However, this heralded event was preceded by a developing vision for global information communication by early thinkers who foresaw aspects of today’s globally-connected world. But this vision had to wait for technology to catch up.
Perhaps the first system that actually provided global electronic connectivity with instantaneous communication occurred with the invention and intercontinental deployment of the telegraph network. This took place in the mid-nineteenth century and was a turning point in world history. One can argue that it served as an inspiration for even broader visions to come as well as a harbinger of some elements of the Internet we enjoy today.
One of the earliest direct expressions of the vision imagined that “It will be possible for a business man in New York to dictate instructions, and have them instantly appear in type at his office in London or elsewhere.” Further, that “…an inexpensive instrument, not bigger than a watch will enable its bearer to…” deliver “…any picture, character, drawing or print … from one to another place”. Amazingly, this is a quote from Nicola Tesla more than 100 years ago, in 1908! Clearly, his was a vision of large-scale, global communication.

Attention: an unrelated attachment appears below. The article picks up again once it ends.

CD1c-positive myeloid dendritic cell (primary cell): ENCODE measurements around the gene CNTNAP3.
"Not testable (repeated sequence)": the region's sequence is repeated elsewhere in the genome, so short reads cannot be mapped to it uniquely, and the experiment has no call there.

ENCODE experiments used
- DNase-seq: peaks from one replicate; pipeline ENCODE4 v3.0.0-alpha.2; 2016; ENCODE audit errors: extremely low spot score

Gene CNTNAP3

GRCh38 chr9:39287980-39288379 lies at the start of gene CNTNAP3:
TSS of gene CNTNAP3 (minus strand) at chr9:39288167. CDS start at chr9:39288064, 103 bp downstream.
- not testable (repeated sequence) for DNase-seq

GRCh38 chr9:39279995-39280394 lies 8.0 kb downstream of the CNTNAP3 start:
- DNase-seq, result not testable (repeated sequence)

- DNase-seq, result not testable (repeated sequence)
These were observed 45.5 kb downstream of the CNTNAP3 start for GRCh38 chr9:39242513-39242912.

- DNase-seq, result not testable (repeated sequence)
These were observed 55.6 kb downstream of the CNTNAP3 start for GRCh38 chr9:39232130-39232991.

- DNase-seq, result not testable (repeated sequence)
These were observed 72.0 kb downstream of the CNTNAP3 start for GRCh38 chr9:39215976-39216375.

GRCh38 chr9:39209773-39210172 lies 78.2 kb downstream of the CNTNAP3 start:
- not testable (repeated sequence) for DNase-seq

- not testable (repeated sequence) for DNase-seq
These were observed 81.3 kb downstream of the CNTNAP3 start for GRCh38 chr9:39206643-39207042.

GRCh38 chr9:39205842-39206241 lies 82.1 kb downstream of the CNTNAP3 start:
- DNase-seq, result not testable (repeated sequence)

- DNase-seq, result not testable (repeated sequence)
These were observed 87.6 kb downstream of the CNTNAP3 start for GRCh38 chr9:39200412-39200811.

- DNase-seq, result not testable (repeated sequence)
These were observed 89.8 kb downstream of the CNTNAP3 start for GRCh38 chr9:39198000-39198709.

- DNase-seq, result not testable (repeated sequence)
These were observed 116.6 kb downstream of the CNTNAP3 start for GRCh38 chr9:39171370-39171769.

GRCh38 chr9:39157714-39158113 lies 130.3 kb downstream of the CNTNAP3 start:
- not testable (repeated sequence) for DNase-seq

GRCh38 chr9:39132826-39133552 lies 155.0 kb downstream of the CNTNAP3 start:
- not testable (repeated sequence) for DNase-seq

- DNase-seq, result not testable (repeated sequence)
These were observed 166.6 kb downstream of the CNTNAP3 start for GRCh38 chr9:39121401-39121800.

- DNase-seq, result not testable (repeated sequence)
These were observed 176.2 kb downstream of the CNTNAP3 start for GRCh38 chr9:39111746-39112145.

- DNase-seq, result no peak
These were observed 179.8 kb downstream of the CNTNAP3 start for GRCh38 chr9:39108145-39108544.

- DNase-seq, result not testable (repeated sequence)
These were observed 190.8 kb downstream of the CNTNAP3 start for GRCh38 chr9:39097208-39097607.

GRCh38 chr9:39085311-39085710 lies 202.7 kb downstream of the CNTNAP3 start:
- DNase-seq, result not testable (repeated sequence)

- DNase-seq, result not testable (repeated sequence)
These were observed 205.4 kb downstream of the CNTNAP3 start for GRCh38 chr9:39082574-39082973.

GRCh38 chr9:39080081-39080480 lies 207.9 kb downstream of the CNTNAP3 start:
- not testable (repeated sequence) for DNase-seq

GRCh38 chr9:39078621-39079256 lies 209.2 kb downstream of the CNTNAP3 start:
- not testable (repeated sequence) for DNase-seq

Some years later, in 1938, H. G. Wells articulated his “World Brain” as “a depot where knowledge and ideas are received, sorted, summarized, digested, clarified and compared“. He called for the compilation of this constantly growing and changing ‘World Encyclopaedia’, to be reviewed by outstanding authorities and made accessible to every human being.
Then, in 1945 Vannevar Bush predicted a machine with collective memory that he called the memex, with which “Wholly new forms of encyclopedias will appear, ready-made with a mesh of associative trails running through them, ready to be dropped into the memex and there amplified”. His approach provided insights into the mechanism by which this might happen – which even had some similarities to hypertext.
In 1960, when time-sharing and human-computer interaction were in development, J.C.R. Licklider articulated his man-computer symbiosis ideas for a ‘Galactic Network’. He envisioned a world where computers could “become not just superfast calculating machines, but joyful machines: tools that would serve as new media of expression, inspirations to creativity, and gateways to a vast world of online information”. Not only did he articulate a vision, but he also saw the path to implementation with interactive access to computers. Two years later, Licklider served as first director of the Information Processing Techniques Office (IPTO) of ARPA.
We see that by the early 1960’s, there had already been a long lineage of visions of global communications. It was at this point that the underlying understanding of how networks could be architected was about to develop. This led to the recognition by advanced thinkers that such networks could now be implemented as the needed technologies for such implementations were emerging.
It is fair to say that the Internet had to happen – it was “in the air”. It was a vision waiting for technology to catch up.
Authored by Internet Hall of Fame inductee Leonard Kleinrock of UCLA, this is the first in a three-part series, the ‘Untold Internet’, exploring some of the more unfamiliar aspects of Internet history.